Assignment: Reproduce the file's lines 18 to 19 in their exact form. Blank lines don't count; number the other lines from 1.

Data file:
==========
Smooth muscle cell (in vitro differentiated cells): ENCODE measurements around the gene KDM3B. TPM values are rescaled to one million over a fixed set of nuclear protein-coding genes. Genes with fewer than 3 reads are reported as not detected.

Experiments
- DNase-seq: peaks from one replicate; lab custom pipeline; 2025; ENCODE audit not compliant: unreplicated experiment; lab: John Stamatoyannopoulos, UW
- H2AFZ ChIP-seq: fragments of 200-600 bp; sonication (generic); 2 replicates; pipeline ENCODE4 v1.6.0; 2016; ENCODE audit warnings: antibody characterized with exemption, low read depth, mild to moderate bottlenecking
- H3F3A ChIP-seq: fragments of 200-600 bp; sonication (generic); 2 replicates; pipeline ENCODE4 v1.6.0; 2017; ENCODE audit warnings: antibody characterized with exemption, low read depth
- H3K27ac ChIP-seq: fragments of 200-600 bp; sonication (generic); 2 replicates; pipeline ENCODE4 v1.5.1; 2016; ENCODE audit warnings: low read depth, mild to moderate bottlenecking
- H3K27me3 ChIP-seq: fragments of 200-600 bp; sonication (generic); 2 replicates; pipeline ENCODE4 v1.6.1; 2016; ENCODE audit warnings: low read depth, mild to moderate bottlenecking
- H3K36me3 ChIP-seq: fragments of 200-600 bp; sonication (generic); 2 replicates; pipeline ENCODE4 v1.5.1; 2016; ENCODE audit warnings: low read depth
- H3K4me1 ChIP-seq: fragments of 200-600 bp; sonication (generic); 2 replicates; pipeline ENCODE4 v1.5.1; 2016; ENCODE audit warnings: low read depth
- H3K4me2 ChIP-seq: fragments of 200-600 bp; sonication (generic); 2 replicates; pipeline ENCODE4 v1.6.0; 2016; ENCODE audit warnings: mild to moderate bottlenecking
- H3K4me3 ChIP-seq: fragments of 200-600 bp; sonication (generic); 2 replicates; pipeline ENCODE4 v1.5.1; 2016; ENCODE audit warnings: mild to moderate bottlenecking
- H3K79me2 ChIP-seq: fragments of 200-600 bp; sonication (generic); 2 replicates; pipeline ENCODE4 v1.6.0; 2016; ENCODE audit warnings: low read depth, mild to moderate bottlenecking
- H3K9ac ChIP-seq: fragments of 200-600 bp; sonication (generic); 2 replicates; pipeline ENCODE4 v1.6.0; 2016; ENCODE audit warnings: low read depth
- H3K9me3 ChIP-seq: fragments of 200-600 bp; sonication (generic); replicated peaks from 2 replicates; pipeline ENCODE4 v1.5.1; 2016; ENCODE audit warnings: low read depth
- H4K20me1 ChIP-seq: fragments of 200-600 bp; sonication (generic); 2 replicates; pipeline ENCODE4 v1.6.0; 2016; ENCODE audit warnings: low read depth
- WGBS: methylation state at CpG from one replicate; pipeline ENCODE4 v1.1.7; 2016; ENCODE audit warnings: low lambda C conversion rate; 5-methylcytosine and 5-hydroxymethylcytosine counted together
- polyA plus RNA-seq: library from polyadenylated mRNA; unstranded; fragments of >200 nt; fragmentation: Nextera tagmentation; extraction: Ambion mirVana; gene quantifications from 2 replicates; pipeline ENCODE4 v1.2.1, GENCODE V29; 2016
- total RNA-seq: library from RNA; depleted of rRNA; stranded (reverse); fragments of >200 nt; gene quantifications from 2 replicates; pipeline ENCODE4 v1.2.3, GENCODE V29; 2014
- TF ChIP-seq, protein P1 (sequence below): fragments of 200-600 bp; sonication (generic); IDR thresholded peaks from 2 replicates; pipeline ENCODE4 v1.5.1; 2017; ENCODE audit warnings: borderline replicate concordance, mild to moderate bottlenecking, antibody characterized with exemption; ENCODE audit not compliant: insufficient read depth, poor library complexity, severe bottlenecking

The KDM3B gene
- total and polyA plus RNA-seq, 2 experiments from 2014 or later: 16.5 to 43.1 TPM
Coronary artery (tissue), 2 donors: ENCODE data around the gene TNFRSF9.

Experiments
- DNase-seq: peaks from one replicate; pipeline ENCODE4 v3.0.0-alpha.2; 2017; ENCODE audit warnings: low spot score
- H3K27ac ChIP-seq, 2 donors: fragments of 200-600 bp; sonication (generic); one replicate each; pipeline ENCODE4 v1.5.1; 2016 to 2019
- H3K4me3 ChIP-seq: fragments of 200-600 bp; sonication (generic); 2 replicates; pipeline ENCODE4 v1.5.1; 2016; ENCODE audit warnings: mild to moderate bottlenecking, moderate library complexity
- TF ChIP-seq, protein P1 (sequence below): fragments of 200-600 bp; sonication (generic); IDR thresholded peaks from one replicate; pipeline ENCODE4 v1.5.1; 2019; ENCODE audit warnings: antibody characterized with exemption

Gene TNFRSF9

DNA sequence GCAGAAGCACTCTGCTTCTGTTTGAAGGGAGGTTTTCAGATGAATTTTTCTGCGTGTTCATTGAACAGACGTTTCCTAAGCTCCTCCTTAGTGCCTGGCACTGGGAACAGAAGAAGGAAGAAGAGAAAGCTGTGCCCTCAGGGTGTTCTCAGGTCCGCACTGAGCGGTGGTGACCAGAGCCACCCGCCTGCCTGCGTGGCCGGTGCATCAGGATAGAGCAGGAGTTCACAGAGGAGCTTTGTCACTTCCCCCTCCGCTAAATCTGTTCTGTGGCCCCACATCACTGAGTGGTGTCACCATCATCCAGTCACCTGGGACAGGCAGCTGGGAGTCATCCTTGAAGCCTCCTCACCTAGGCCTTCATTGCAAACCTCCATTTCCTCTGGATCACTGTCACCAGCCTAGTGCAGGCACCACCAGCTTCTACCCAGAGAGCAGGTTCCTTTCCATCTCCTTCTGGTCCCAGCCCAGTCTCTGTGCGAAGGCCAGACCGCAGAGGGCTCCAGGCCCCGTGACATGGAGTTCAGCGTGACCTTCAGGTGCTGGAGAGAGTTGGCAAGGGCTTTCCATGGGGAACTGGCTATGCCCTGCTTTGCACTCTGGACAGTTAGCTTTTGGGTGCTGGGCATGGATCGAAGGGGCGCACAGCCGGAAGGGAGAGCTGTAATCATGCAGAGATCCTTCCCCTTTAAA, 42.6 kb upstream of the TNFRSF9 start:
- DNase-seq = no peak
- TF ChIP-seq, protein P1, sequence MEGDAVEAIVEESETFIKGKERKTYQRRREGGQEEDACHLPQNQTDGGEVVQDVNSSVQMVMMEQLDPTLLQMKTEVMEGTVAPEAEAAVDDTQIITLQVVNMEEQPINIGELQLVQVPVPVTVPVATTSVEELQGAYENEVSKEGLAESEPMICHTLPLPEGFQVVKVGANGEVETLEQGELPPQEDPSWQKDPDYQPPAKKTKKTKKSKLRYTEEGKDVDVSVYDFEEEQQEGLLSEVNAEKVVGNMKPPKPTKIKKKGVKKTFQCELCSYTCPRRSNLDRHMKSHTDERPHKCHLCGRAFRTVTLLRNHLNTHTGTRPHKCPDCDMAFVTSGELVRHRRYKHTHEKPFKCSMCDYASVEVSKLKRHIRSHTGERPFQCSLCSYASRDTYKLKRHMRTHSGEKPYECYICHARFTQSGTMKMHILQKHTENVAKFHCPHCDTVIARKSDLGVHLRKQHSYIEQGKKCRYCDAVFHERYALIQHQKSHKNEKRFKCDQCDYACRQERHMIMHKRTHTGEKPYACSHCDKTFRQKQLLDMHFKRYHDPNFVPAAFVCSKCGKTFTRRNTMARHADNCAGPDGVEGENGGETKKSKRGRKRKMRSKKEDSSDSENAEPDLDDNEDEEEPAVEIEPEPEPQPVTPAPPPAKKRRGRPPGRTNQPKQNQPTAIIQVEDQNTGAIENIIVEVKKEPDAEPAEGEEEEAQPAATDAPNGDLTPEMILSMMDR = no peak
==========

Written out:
- total RNA-seq: library from RNA; depleted of rRNA; stranded (reverse); fragments of >200 nt; gene quantifications from 2 replicates; pipeline ENCODE4 v1.2.3, GENCODE V29; 2014
- TF ChIP-seq, protein P1 (sequence below): fragments of 200-600 bp; sonication (generic); IDR thresholded peaks from 2 replicates; pipeline ENCODE4 v1.5.1; 2017; ENCODE audit warnings: borderline replicate concordance, mild to moderate bottlenecking, antibody characterized with exemption; ENCODE audit not compliant: insufficient read depth, poor library complexity, severe bottlenecking